Specialising in Spatial Technologies throughout my career, I have been conditioned somewhat to repeatedly ask the question “Where is The Geo?”. Applying this question to the Internet of Things produces a remarkable revelation that “Things” always have a location …
Woohoo! - Homer Simpson
A common anarchism within the spatial industry is that 80% of all data contains a spatial component. Clearly, in terms of the IoT, 100% of all IoT data generated has a spatial component. All Things have a location and it behooves us as experts in the industry to realise the potential of this.
Drawing again from research published by Gartner, the colossal scale represented by the IoT has deep and pervasive side-effects which will be realised in nearly every corner of industry. This is especially true for the Spatial/GIS industry with a never-before seen flood of location-aware sensor and actuator data becoming a reality. What, then is the potential scale of this influx we can expect?
50 Trillion Gigabytes of data flowing from 25+ Billion embedded intelligent devices in 2020 (just 4 years from now) is an obvious and compelling prospect for the Spatial industry. Never one to shy away from a little hyperbole, even if we assume mere fractions of this data explosion to be pure and usable Location-Based content, the representation of so much spatial content will pose significant challenges and opportunities to the Spatial Industry.
Taking a somewhat conservative estimate, let’s assume that the IoT will be evenly categorised as comprising of SensorThings and ActuatorThings. Addressing only the geoenriched sensor data being reported by The IoT in 2020; this could involve the processing of up to 25 Trillion Gigabytes of remote sensing data! By any measure this is certainly the realm of “Big Data” and will manifest the most extreme forms of the common challenges we face with the processing the “Massive” volumes of BigData in 2016.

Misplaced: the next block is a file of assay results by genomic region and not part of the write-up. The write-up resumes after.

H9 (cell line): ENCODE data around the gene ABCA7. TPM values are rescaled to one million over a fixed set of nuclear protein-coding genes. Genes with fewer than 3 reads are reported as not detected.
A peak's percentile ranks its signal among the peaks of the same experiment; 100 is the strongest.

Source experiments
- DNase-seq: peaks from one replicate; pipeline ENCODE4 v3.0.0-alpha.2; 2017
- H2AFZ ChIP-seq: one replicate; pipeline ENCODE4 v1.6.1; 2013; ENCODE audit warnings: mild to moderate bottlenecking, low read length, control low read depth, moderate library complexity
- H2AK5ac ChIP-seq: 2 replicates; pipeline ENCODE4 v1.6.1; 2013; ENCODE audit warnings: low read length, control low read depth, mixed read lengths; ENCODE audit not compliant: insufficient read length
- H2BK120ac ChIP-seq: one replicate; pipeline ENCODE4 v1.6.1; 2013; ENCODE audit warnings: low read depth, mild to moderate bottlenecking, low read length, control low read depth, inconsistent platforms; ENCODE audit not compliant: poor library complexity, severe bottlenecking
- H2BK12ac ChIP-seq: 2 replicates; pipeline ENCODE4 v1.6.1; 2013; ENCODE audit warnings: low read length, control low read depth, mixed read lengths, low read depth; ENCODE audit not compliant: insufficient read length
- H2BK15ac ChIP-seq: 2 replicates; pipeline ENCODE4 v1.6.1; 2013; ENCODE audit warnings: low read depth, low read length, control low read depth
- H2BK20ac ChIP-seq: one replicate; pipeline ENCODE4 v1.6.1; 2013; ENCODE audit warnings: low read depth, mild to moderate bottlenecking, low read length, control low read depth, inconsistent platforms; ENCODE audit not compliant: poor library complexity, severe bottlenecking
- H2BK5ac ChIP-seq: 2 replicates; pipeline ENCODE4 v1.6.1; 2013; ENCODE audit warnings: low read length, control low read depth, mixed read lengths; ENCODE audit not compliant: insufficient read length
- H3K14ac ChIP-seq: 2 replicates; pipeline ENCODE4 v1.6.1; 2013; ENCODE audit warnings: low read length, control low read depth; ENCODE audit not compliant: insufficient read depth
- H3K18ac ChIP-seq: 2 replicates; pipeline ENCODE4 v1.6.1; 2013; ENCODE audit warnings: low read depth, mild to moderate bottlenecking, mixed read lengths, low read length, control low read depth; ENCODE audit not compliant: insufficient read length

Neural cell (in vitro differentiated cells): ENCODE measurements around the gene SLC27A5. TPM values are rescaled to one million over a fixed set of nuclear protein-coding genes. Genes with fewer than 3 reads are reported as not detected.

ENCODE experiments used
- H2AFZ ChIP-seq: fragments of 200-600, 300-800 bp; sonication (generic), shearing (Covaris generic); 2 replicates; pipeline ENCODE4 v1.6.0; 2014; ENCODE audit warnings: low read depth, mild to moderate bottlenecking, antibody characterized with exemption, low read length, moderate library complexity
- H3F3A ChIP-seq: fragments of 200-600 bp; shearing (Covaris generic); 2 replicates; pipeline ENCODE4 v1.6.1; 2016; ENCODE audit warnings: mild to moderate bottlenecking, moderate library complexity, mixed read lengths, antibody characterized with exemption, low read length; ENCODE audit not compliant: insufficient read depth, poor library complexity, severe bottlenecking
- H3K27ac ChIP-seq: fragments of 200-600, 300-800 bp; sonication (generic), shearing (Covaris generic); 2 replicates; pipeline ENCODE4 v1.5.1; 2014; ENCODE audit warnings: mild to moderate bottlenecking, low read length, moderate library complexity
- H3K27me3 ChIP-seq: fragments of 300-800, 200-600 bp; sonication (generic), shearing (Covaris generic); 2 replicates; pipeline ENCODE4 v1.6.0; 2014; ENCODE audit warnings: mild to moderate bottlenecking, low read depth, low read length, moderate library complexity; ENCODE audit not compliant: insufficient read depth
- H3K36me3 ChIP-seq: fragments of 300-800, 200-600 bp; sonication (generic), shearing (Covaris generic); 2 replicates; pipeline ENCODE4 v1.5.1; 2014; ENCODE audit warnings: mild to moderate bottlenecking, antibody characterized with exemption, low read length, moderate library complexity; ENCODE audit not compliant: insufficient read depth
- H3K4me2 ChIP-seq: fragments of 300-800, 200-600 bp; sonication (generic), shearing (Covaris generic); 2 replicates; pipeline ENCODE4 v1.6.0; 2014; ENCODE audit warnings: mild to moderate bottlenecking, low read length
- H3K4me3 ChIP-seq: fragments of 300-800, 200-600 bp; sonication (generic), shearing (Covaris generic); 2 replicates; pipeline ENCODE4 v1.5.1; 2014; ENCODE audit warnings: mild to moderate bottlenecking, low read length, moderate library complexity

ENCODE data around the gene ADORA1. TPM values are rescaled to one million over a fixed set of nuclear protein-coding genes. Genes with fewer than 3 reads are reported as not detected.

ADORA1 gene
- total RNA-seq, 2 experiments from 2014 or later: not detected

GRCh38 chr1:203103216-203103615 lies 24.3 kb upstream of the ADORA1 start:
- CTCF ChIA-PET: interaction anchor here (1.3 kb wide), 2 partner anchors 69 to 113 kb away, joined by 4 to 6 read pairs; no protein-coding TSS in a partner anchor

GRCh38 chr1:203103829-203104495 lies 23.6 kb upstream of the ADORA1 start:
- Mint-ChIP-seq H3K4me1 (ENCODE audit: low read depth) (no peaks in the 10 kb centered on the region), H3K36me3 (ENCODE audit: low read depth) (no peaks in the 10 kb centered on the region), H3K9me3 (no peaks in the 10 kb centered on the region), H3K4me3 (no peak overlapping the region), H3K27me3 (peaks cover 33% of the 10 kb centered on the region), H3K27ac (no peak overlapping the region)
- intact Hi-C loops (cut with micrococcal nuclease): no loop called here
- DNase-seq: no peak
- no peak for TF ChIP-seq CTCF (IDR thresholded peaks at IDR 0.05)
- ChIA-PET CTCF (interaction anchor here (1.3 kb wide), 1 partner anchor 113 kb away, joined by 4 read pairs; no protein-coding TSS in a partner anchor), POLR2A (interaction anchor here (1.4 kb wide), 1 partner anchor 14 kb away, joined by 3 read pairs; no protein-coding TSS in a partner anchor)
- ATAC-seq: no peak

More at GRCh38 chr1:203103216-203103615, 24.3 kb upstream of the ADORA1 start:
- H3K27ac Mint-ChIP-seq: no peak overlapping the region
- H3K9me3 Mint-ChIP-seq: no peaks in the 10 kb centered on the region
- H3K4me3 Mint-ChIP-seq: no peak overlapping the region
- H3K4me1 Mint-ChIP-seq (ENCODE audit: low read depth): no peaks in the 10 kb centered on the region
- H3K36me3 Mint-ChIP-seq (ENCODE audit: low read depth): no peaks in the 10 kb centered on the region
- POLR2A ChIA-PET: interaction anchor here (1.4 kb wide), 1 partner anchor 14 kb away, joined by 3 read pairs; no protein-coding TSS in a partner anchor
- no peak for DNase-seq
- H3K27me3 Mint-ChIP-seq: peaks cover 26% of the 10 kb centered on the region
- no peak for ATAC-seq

Traditionally, BigData processing is realised through the implementation of Hub-and-Spoke architectures which aggregate individual streams of information at key locations within a network. Raw data flows from spoke to hub and, through the utilisation of common server-based architectures, is processed (often in near-realtime) using clustered computing services. This approach is pervasive throughout Geospatial Information Systems as exemplified (at least withing the ArcGIS ecosystem) by technologies such as ArcGIS Server and GeoEvent Processor. During the nascent early stages of The IoT, such technologies will be strongly prominent however as the remote, disconnected and shared nature of The IoT emerges and mesh-like networks become popular and familiar, the mainstay structure used for BigData processing will need to evolve.
As with any communications revolution such as that expected to be instigated by the emergence of The IoT, the network effects predicted by the Metcalfe Effect will most likely be realised through a saturating decentraliazation and distribution of the elements of our networks. As this occurs, Hub-and-Spoke architectures and purely server-based architectures will struggle and fail to effectively harness the potential of data produced and communicated on networks which are increasingly offline, disconnected and locall-connected. Just as the Metcalfe effect describes the computing power of a network increasing with the number of interconnected nodes, it also is charaterised by a dissemination of that computing power aross the entirety of the network. Slowly declining are the days of “Big Iron”, large servers, server farms and clouds of processing making way for an army of smaller more ubundant nodes which can collectively harness the capabilites of their neighbours
DISCLAIMER I am currently employed as a Senior Professional Services Consultant at Esri Australia Pty. Ltd. The views expressed in this article are purely my own and do not represent the views of my employer. The recommendations and outcomes of this treatise are in no way affiliated nor endorsed by Esri Australia